After a five-year-long fight, spearheaded by Bed-Stuy artist LeRoy McCarthy, Community Board 2 (CB2) approved on Wednesday the co-naming of the Clinton Hill Street where legendary rapper Christoper Wallace, also known as The Notorious B.I.G., grew up.
McCarthy first introduced the "Christopher Wallace Way" petition to co-name St. James Place, between Fulton Street and Gates Avenue, at a 2013 CB2 meeting. But the proposal was rejected by community board members who questioned the late rapper's role model qualities.
Undeterred, McCarthy continued to collect thousands of signatures and ramped up support from local elected officials and resubmitted his proposal last month. Yesterday, Juliet Cullen-Cheung, chairperson of CB2's Transportation and Public Safety Committee, presented the application to the board.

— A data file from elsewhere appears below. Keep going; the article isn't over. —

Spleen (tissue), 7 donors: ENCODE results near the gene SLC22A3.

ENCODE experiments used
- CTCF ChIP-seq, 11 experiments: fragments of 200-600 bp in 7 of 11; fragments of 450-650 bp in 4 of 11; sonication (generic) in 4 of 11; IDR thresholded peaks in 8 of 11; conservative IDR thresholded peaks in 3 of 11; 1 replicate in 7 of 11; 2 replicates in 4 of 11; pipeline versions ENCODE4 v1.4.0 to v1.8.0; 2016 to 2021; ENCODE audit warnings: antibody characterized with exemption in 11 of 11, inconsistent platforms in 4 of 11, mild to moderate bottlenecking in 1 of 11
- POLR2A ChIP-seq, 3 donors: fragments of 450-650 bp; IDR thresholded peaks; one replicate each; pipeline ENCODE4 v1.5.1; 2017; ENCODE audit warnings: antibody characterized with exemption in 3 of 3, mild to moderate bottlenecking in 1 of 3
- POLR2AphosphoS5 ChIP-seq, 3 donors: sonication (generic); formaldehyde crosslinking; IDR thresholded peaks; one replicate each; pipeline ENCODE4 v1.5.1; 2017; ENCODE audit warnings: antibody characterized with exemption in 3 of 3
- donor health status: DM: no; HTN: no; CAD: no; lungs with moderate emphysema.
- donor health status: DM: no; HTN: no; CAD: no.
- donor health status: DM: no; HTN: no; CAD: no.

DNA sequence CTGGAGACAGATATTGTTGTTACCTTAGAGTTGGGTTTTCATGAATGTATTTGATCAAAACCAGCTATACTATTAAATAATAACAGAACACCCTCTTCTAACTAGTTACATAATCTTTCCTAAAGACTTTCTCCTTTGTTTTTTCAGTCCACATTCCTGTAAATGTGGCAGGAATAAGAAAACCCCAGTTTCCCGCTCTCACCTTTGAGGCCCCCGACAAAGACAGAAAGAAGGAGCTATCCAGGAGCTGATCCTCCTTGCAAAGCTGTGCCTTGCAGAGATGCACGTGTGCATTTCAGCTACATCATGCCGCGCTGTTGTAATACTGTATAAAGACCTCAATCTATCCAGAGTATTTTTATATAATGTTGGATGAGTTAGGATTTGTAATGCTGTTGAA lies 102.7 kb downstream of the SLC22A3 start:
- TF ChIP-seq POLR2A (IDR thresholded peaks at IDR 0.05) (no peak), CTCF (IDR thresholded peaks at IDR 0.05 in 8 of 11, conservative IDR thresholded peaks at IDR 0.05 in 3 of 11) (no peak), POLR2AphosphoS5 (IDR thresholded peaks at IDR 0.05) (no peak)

"Christopher Wallace was a pioneer in the East Coast rap community, and he has had a lasting and enduring impact on that culture," said Cullen-Cheung who also acknowledged some board members' concerns regarding Wallace's often profane, misogynistic and violent lyrics.
"But, we also understand that many elected officials support this petition, including Councilmember Laurie Cumbo and Congressman Hakeem Jeffries. And even Justice Ruth Bader Ginsburg seems to be happy with her moniker, the Notorious RBG. So the committee decided to vote in support of this application," she concluded.
One community board member expressed her objection, stating that the Christoper Wallace Basketball Court in Bedford Stuyvesant would be enough. However, the majority of CB2 members begged to differ and passed the motion with 33 votes, four abstains and one "no" vote.
"Biggie represented Brooklyn to the fullest," said McCarthy. "Not everybody will understand the Brooklyn moxie, and why to honor this rapper is important, but that is okay. The Christopher Wallace Way took over five years to accomplish, but the positive ramifications will be significant from now and into the future, and from Brooklyn to worldwide. That is the power of art and culture."